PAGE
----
ISSN: 2690-5779
Zhiwei Zhang and Jinsheng Sun*
Received: August 06, 2020 Published: October 19, 2020
Corresponding author: Jinsheng Sun, School of Chemical Engineering and Technology, Tianjin University, Tianjin 300072, China
DOI: 10.32474/JOMME.2020.01.000114
3D printing is effective to manufacture experimental models widely used in analogous statics tests before practical engineering applications. Whereas, traditional statics model experiments with strict dimensionless function are hardly to be established through 3D printing items according to similarity theory. To find a solution, this paper theoretically simplifies the statics system based on reducing constrains of weight and Poisson’s ratio. This simplification is the core of a new method of additional weight and correction to identify the simplified and the original statics systems. Operation procedures are displayed through case studies using the new method. 3D printed materials for specific statics experiments are validated as well through coefficient corrections. The results will finally contribute to 3D printing technology applied to analogic static research, for not only academic but also industrial purposes.
Keywords: 3D printing; Statics model experiment; Similarity theory; Coefficient corrections
Scale test also known as model experiment is an effective tool
to simulate and investigate phenomena, which can’t be established
directly [1-2]. Based on dimensional analysis and similarity theory,
the similarity criteria can be formulated mathematically to obtain
equivalent relationships between prototype and model [1-3].
Actually, the technique has been flourishing in applications of statics
[4-8], hydromechanics [1,2, 9] and energy field [10-11]. Among
them, statics model experiment is widely used to verify designs
before on-site engineering for academic and designing purposes.
However, traditional modeling has troubles in making complex
structure as a whole in only one step. And then the indispensable
post-treatments will change the state of stress, resulting in
experimental errors, even at the cost of rocket high expenditure
and large human labor amount. This step undermines the benefit
from cheap substitution materials and reduces the efficiency of the
whole optimization process.
Contrary to traditional modeling, 3D printing can detours all the
above drawbacks through directly making complex geometries in
one step, such as models, assembly fixtures and production molds.
It is more flexible in design and fabrication of parts than traditional
machining techniques [12-13]. In fact, Chandra Sekhar Tiwary
et al. have used macroscale 3D printing models to analogically
investigate the mechanical behavior of molecular schwartzite
structures [14]. Obviously, 3D printing is potentially the best tool
for statics model experiments, as it has performed well in not only
industrial applications but also scientific research in the past 4
decades. It displays talents in multiple fields, such as supply chain
[13,15-16], synthesis chemistry [17-20], chemical engineering [21-
26], bionics or biology [27-28], orthopedics or medicine [29-32],
mechanics [33-34], optics [35], electrics [36] and even arts [37-38].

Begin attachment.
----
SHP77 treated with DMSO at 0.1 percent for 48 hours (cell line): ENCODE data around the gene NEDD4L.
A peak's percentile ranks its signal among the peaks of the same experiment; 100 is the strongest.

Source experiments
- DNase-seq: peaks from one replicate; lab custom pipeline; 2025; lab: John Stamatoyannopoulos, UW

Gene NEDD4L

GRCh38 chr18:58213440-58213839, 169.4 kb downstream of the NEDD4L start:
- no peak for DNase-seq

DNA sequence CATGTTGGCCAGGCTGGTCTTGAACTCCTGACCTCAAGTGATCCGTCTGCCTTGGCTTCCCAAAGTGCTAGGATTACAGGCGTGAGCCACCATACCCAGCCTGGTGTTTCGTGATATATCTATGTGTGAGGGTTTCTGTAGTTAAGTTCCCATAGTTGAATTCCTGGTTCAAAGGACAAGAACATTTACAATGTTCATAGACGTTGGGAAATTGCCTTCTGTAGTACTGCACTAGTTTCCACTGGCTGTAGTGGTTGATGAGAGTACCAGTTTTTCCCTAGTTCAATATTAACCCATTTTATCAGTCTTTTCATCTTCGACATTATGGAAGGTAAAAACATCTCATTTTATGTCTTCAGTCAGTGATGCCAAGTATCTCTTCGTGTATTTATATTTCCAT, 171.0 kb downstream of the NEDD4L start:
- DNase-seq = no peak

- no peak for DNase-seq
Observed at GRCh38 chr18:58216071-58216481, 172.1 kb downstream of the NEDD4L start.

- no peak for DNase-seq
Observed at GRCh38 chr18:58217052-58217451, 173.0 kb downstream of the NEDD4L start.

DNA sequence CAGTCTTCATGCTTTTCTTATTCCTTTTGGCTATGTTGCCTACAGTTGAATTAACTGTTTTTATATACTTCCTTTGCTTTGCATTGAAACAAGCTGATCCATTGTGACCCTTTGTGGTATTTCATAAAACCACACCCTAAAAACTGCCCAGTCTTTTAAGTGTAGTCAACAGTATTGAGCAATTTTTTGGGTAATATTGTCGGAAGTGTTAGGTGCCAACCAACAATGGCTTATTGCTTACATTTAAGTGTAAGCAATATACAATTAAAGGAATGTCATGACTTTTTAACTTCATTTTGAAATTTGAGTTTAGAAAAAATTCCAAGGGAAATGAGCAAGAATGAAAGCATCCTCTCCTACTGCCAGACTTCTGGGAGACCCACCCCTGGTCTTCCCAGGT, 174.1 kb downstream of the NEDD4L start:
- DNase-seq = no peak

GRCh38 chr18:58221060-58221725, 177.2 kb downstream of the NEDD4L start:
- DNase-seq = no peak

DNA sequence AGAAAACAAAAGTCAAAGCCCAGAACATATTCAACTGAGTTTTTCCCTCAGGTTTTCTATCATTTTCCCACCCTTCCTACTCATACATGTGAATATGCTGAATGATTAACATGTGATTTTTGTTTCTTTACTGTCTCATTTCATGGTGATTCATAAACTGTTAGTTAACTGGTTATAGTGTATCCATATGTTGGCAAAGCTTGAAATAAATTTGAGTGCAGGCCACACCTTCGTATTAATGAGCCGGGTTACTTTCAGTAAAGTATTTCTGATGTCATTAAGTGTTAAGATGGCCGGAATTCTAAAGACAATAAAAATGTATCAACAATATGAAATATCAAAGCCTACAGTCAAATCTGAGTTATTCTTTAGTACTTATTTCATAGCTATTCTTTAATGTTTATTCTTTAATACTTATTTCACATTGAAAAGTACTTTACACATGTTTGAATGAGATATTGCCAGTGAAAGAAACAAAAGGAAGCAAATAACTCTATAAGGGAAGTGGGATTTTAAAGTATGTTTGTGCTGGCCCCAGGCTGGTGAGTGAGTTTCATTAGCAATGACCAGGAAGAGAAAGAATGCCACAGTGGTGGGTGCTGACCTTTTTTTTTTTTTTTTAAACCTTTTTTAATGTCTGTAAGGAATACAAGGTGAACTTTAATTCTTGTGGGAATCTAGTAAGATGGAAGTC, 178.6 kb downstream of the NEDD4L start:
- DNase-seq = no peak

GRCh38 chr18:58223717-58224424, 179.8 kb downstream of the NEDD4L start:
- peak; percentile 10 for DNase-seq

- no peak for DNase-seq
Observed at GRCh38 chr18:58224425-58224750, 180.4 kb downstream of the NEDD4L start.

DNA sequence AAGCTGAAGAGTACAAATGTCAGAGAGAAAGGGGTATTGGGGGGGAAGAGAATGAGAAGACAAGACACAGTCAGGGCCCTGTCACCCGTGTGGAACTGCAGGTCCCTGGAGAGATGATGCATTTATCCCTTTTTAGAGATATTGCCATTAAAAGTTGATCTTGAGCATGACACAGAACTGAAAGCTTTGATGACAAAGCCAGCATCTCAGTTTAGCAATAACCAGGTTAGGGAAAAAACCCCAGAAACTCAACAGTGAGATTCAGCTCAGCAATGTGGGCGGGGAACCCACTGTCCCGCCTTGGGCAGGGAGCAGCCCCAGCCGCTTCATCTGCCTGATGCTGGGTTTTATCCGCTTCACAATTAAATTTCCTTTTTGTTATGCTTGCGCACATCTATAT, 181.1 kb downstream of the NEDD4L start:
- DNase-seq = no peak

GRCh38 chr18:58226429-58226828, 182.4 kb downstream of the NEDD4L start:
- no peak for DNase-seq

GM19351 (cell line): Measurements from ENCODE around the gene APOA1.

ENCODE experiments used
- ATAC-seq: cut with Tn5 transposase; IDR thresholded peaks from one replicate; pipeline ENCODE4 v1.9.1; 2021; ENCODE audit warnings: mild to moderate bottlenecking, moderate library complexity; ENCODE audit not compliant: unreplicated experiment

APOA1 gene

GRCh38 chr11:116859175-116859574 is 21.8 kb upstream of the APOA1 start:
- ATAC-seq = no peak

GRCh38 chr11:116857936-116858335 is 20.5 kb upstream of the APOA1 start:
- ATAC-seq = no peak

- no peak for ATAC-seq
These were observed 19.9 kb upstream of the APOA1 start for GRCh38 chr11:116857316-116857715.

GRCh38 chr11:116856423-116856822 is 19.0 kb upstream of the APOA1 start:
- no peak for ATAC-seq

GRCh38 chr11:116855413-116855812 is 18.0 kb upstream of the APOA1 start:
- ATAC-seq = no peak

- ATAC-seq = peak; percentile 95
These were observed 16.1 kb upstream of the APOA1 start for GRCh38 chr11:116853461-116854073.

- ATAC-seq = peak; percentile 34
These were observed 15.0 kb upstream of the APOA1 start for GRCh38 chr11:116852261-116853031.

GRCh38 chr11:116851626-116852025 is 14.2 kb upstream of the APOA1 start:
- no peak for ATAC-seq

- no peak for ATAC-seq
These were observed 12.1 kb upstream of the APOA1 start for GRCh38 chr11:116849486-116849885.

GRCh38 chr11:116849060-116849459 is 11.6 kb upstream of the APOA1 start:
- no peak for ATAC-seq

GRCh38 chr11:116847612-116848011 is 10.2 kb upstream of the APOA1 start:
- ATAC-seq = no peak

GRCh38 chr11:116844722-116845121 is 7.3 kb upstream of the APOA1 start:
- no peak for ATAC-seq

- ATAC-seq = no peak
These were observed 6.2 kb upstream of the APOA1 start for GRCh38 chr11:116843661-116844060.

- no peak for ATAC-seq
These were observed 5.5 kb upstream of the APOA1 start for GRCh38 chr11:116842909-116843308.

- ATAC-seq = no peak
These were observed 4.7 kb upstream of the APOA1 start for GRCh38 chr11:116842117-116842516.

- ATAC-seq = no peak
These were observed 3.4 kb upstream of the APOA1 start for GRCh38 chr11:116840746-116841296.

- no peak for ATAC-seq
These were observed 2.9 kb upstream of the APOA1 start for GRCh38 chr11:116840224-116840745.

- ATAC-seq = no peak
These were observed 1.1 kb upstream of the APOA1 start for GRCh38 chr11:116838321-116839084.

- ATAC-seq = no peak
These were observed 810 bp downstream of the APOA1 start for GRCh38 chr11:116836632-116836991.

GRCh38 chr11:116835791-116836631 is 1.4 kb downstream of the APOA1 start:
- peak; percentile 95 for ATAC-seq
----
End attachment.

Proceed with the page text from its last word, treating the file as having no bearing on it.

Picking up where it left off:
However, the accuracy and the reliability of statics model
experiments strictly depend on theoretically mathematical
equations [1-2]. In detail, in form of the π theorem, it enables an
object or a system to be represented by a dimensionless similarity
function of dimensionless parameters (π values) [1-4]. That is,
objects or systems are considered completely similar for the same
dimensionless parameters (π values) [1-4]. Whereas, traditional
statics model experiments with strict dimensionless function are
hardly to be established through 3D printing items. In other words,
3D printing statics model is restricted by printing material and scale
or size of the model. Even though 3D printing materials satisfy the
requirements for balancing system, too large or too small model is difficult to be built and directly used in static experiments for poor
practicability and operability [1-2, 6-7], such as limited 3D printing
device and test equipment. Thus, it is necessary to establish a
method to make 3D printed models customized for actual testing
purpose equivalent to the prototype in detailed structure and
static indexes as stress, strain and displacement [6-8]. In fact,
some studies have been carried out to solve above problems.
Murphy proposed a strategy to relax the similarity constraints by
intentionally casting the prediction equation into the more complex
form [39]. Kristin L.Wood et al. provided an improved similarity
method that utilizes a geometrically simple specimen pair, in order
to design the prototype with more freedom [40].
To make it feasible, this paper reduces the internal constraints
of the statics structural system. That is, the dimensionless similarity
function is theoretically simplified based on reducing constrains of
weight and Poisson’s ratio, so as to loosen the limits to 3D printing
model materials. The method is interpreted through popular cases
in detail,when different material and Poisson’s ratio encountered
between 3D printed model and prototype. The validated pathway
will methodologically benefit and enhance the accuracy of statics
researches through 3D printing model experiments.